Black Diamond - Soloist Glove

Eiger 1938 Heckmair Route
Using the Black Diamond Soloist Gloves on the 1938 route on the Eiger. (©Alasdair Fulton)

Rating: **** (4 stars)

Recommended Retail Price: €99 from Black Diamond

The Soloist is a 2-part glove (removable Primaloft “BDry” waterproof liner and nylon shell) mountaineering and skiing glove designed for harsh alpine environments where warmth and dexterity are crucial.

Features and Specification

  • Removable liner with 100% waterproof BDry insert
  • Lightweight woven nylon, abrasion-resistant shell with improved 4-way stretch
  • 142 g PrimaLoft One insulation
  • Goat leather palm, plus palm patch with Kevlar stitching
  • 133 g PrimaLoft One needlepunch palm insulation for maximum dexterity and minimal bulk
  • 194 gr per pair for size M.
In my never-ending search for the holy grail of alpine gloves (warm, tough, dexterous, waterproof…impossible) I decided I’d had enough of cold hands and I had to sacrifice a little dexterity for some increased warmth. At €100 the Black Diamond Soloist Glove is firmly in the “it better work well and last” category for me – fortunately, it has.

In the Alps, in winter, gloves have to work. I have spent far too long hanging around – on lead and seconding – waving my arms and shaking my hands to rewarm them. This is all time wasted, time I should be moving onwards and upwards.

In Use

Since picking up these gloves I have used them in temperatures as low as -15c on single and multi-day alpine ice and mixed routes (such as the Supercouloir du Tacul, Gabarrou/Albinoni, Vent du Dragon etc. and skiing too and from these routes. The gloves are roomy but have a webbing strap across the back of the wrist to cinch down the glove. Finger lengths are fairly average so should fit most people well.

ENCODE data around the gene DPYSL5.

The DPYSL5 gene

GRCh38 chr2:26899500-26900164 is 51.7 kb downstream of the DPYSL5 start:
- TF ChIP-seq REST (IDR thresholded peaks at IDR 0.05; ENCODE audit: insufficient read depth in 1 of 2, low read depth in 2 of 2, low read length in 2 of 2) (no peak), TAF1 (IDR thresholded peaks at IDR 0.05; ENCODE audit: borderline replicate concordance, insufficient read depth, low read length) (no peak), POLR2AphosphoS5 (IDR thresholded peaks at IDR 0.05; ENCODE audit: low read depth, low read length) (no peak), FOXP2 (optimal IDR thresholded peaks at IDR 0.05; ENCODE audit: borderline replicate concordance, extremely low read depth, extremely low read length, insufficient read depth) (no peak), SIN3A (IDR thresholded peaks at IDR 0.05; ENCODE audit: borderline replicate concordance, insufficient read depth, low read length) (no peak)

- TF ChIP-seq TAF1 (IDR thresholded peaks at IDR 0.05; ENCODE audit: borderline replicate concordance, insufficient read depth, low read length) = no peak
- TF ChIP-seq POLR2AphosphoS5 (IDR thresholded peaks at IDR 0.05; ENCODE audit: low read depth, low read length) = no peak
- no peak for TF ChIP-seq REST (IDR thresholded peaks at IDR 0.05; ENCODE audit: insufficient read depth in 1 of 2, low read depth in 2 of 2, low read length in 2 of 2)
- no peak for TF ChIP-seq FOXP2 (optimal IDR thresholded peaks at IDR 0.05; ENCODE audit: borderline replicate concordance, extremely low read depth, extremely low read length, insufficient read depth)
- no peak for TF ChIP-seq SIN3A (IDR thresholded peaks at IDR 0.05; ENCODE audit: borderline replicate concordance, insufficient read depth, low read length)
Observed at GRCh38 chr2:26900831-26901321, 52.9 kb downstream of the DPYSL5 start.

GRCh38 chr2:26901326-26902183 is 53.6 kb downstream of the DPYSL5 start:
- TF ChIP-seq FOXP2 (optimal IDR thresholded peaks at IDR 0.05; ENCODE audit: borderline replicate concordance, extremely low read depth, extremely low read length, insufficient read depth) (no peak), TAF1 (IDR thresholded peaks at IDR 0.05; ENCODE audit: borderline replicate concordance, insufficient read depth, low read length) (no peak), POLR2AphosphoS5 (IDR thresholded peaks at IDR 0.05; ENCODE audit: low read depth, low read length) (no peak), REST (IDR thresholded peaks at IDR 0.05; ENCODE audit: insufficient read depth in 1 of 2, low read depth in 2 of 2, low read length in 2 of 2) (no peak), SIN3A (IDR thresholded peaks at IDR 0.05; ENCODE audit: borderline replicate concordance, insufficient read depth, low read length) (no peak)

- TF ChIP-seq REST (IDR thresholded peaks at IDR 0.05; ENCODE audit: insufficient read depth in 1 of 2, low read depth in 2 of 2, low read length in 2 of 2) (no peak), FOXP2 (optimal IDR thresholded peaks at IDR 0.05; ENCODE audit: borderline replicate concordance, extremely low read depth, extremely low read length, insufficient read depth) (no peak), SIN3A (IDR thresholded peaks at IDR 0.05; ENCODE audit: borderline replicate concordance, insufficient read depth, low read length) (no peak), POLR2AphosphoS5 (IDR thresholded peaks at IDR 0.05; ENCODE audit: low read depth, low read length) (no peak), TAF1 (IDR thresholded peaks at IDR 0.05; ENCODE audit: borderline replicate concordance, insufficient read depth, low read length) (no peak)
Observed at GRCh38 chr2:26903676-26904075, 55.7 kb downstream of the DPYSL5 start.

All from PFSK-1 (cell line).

I would say that I have slightly colder than average hands. So far, I have only suffered from cold fingers on a handful of occasions on the coldest of days. On a recent climb of the 1938 route on the Eiger (temps from -5c to -15c) I had warm dry hands for all but the final hundred or so metres on the first day. Being able to remove the liners and stuff them inside my clothes overnight meant I could dry them out fully. On the second day, I got cold hands once or twice but never cold enough to get the hot aches. This is near miraculous for me!


I have climbed a number of harder pitches with the gloves and, while being less dexterous than many thinner gloves, I have had no fumbled gear, ice screws etc. and the gloves are surprisingly easy to take off and put back on if you need a few moments of added dexterity for checking topos or taking photos. I would expect that they will be good for people who suffer from cold hands but may be a touch too warm and bulky for typical Scottish winter mixed climbing.

Wear and Tear

So far, I have climbed 4500 metres of alpine routes of TD and above and I have only needed to glue (seamgrip) two small pieces of the shell at the fingertips. The palms are standing up to all the abseiling quite well and the gloves have remained as waterproof as when they were new. The plastic end-cap for the elastic wrist cuff adjuster has fallen off one glove – not a major issue but a bit annoying all the same.
If you are looking for a warm, reasonably dexterous and hard wearing glove for skiing, alpine winter climbing or Scottish winter climbing (if you suffer from cold hands) then you should try out a pair of these gloves. If you are looking for something very dexterous for hard mixed climbing, then you may find them too bulky

Things we like: Warm, reasonably dexterous, hard wearing

Things we don’t like: Bulky for technical uses